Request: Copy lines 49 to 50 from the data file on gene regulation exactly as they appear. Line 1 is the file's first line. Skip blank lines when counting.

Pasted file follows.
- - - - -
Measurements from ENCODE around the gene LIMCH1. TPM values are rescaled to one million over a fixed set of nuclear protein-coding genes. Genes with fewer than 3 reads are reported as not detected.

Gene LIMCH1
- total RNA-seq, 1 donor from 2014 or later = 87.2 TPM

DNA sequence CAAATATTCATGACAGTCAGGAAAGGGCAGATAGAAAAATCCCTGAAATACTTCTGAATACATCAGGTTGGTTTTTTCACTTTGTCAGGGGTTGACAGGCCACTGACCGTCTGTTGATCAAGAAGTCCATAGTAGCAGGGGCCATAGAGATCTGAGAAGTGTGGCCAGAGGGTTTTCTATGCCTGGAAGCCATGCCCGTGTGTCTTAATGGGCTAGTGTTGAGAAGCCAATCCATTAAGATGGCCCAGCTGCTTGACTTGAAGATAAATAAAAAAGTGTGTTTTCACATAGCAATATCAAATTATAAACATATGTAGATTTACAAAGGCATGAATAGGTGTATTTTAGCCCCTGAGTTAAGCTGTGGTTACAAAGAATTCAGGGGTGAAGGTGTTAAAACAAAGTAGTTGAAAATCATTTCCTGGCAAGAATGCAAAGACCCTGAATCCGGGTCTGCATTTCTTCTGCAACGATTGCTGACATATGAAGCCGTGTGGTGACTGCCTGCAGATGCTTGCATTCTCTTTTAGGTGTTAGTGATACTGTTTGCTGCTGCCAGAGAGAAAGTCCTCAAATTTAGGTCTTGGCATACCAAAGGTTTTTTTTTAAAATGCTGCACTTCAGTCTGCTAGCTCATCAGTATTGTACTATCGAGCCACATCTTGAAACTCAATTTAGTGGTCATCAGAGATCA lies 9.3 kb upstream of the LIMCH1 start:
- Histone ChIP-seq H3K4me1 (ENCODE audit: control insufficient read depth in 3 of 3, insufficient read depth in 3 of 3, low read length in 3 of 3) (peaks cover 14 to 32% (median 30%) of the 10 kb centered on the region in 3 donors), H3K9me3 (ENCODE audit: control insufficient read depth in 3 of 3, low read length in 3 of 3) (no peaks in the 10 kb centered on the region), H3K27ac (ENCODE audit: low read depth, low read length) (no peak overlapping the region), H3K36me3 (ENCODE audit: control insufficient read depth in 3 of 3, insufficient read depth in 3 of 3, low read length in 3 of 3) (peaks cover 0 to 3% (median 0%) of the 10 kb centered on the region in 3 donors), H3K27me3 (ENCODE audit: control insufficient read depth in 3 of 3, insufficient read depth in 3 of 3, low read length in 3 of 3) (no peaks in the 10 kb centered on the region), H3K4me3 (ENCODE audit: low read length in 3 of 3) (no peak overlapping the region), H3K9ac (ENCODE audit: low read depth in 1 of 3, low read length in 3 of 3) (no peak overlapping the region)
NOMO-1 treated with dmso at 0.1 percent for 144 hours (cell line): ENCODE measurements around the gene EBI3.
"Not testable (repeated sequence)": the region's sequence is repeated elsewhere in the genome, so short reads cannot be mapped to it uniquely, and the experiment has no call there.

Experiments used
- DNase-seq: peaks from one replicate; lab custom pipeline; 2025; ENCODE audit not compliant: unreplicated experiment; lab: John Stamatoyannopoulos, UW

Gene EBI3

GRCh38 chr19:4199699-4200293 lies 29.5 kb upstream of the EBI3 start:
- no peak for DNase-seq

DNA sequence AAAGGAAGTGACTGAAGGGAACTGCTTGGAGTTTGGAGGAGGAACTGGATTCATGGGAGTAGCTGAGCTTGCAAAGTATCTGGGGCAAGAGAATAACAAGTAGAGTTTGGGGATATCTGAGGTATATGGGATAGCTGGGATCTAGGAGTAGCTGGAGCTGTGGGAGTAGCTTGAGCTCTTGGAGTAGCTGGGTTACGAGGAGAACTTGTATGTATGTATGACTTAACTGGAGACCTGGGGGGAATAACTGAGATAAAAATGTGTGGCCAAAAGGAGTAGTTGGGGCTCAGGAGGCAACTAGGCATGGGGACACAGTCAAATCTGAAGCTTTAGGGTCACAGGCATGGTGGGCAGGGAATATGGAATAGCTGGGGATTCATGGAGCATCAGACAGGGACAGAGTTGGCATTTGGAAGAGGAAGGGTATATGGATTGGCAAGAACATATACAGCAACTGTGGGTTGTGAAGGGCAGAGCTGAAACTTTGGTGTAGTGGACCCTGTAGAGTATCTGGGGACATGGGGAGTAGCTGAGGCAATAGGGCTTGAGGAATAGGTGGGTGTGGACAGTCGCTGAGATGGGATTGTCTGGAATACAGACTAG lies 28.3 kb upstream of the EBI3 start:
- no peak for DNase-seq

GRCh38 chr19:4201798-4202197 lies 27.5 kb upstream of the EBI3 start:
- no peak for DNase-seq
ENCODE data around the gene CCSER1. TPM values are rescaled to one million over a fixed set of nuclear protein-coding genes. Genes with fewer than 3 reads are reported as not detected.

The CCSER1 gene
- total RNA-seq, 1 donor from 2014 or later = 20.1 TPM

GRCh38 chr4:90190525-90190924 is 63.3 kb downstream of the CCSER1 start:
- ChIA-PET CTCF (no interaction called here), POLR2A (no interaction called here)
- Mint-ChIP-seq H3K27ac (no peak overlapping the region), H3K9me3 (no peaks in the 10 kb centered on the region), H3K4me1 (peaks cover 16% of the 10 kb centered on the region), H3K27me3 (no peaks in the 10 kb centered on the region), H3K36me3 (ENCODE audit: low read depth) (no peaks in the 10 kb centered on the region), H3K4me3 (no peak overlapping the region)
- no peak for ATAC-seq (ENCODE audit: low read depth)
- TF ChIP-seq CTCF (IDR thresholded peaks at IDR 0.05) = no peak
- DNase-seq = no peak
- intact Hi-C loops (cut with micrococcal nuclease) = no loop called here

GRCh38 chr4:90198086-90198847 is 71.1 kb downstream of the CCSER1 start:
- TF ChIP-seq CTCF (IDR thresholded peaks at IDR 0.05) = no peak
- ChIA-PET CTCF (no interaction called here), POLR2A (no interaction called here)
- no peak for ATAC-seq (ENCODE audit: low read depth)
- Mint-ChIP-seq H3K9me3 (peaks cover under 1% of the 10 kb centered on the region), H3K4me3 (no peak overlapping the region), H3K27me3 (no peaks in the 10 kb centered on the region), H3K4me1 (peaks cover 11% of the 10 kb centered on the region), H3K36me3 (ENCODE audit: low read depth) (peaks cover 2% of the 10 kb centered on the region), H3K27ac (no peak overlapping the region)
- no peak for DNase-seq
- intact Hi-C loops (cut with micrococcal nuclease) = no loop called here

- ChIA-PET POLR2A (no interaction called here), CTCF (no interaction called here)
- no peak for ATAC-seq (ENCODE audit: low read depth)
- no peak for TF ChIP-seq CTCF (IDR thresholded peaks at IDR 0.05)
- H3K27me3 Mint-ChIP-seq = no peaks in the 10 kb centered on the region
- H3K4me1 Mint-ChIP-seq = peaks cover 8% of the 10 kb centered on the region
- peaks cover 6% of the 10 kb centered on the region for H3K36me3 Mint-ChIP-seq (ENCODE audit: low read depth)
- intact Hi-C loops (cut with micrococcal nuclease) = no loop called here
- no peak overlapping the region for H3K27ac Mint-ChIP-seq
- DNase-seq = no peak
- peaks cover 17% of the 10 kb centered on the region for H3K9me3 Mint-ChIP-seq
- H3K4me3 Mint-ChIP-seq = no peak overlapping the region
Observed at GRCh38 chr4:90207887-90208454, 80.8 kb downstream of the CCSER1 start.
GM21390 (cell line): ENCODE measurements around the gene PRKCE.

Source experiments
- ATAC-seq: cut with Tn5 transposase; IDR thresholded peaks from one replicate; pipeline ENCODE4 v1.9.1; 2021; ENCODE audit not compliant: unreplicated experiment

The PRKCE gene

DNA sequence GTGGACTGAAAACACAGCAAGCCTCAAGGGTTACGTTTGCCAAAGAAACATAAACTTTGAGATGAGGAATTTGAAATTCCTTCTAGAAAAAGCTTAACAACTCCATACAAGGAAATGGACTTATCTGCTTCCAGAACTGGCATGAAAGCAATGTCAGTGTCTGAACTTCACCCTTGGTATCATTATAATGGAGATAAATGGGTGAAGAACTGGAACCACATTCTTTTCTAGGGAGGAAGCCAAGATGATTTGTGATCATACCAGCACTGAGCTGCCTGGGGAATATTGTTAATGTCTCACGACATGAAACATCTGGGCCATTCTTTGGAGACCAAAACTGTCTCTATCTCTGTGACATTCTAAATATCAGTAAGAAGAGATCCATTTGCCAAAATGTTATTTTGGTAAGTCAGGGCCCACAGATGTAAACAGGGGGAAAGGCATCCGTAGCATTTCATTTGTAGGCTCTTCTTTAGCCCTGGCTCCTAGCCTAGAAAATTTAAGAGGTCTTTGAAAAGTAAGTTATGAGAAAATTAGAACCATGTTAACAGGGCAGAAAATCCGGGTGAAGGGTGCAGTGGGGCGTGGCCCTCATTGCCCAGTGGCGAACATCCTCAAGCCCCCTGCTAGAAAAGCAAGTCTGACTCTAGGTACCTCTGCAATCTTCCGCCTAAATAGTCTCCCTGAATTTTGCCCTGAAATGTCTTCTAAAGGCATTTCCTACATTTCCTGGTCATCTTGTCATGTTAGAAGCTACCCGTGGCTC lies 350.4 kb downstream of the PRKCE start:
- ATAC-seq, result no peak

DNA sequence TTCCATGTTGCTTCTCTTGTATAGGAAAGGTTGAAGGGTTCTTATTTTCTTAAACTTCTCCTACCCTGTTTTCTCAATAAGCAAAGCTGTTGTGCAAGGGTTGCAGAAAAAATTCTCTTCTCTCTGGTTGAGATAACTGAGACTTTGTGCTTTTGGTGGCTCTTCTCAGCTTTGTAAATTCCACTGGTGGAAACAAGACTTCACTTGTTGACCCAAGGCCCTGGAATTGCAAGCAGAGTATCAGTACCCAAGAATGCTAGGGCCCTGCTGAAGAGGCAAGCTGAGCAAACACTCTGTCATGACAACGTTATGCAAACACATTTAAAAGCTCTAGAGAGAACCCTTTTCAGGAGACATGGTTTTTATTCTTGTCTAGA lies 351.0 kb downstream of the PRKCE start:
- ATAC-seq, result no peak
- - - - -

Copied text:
The PRKCE gene

DNA sequence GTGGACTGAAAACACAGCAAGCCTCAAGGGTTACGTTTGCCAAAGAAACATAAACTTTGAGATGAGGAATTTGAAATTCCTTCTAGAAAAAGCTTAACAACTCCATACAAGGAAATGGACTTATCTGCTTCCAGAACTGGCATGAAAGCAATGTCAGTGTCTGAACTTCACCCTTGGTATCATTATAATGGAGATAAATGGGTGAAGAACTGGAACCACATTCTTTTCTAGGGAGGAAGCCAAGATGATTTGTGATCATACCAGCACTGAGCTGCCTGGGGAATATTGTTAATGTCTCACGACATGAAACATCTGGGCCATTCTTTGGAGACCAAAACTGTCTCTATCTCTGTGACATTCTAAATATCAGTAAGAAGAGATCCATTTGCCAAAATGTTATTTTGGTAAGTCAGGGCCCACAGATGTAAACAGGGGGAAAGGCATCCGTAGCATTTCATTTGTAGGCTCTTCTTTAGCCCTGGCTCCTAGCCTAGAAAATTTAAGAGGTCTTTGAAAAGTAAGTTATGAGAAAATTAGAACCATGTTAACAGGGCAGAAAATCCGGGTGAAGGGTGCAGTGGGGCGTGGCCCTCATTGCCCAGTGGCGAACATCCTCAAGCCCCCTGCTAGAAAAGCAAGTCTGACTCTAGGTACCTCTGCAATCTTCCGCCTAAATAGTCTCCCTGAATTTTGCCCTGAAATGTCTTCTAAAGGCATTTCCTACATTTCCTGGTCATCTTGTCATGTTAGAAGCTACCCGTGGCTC lies 350.4 kb downstream of the PRKCE start: